Although largely forgotten by all but the more dedicated silent film fans, André Deed is, along French countryman Max Linder, basically responsible for creating the slapstick-heavy comedy with innocent but foolish buffoons at the centre that became the trademark for Hollywood’s early comedy stars like Charles Chaplin, Buster Keaton, Harold Lloyd and Fatty Arbuckle. With the exception of Arbuckle, all these got started in the movies during or after WWI. Deed made his first film appearance in 1901, and in 1907 he got his breakthrough by creating the character Boireau, which basically became the template for the types of characters that Ben Turpin, The Keystone Cops, Chaplin, Keaton, Laurel & Hardy and others became famous for later. Legendary comedy producer Mack Sennett at the Keystone Studios most certainly took his biggest inspiration from the work of Deed and Perez. Anthony Balducci calls Deed “the most unjustly overlooked performer in the history of film comedy”.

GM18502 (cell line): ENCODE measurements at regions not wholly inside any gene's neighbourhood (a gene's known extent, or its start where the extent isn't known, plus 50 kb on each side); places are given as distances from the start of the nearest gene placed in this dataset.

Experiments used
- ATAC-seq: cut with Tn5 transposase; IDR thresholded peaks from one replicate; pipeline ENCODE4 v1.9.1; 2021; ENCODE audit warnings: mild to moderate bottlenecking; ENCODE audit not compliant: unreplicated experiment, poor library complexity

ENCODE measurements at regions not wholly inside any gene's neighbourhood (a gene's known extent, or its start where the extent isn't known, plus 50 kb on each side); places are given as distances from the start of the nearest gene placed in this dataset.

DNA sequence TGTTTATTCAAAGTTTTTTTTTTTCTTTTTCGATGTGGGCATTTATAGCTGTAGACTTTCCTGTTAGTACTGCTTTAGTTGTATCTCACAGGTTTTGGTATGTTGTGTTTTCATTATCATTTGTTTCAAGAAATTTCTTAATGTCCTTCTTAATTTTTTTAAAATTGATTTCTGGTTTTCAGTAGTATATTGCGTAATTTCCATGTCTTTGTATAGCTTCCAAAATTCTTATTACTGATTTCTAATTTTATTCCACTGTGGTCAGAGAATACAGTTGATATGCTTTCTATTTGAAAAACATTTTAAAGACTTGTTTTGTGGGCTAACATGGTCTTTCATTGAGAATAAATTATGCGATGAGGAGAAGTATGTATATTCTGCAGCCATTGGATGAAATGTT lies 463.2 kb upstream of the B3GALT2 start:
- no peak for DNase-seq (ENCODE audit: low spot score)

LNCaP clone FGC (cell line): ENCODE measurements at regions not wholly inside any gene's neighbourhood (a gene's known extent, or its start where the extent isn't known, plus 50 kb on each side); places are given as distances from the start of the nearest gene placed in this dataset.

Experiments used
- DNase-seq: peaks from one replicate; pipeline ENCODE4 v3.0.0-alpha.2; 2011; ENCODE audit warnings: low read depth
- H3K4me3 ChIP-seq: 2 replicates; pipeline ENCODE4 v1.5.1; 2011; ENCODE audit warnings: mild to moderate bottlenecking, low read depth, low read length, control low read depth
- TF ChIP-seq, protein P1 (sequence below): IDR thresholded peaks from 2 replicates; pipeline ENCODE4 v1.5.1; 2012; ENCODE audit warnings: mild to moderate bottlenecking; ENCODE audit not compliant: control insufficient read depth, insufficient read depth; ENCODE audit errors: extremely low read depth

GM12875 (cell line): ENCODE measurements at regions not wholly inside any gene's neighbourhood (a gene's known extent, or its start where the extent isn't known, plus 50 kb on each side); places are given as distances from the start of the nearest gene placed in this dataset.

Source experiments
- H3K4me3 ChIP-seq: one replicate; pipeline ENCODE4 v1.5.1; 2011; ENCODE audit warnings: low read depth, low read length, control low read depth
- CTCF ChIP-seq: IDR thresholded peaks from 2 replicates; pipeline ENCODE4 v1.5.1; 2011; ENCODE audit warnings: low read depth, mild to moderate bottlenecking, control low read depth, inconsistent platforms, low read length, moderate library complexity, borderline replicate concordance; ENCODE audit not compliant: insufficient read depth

Deed, born Henri André de Chapais in Le Havre in 1979, left a privileged bourgeois life at the turn of the century to become a vaudeville performer, as an acrobat, slapstick comedian and singer. In 1901 he was spotted by illusionist and film pioneer Georges Méliès, who started featuring him in his movies. Méliès once said that Deed was the only actor who could do his comedy justice on screen. Since actors in those days weren’t credited, it’s not known how many of Méliès‘ films Deed appeared in, but they were at least five, including the international smash hit The Kingdom of the Fairies (1903). During his work with Méliès Deed picked up a lot of cinematic tricks from the father of the trick film, many of which he used later in his career as a director, as can be seen in L’uomo meccanico. After working as a freelance actor for a few years, Deed was picked up by movie company Pathé in 1905, the same year that the conglomerate hired Max Linder.

A rare surviving shot of André Deed and Max Linder together.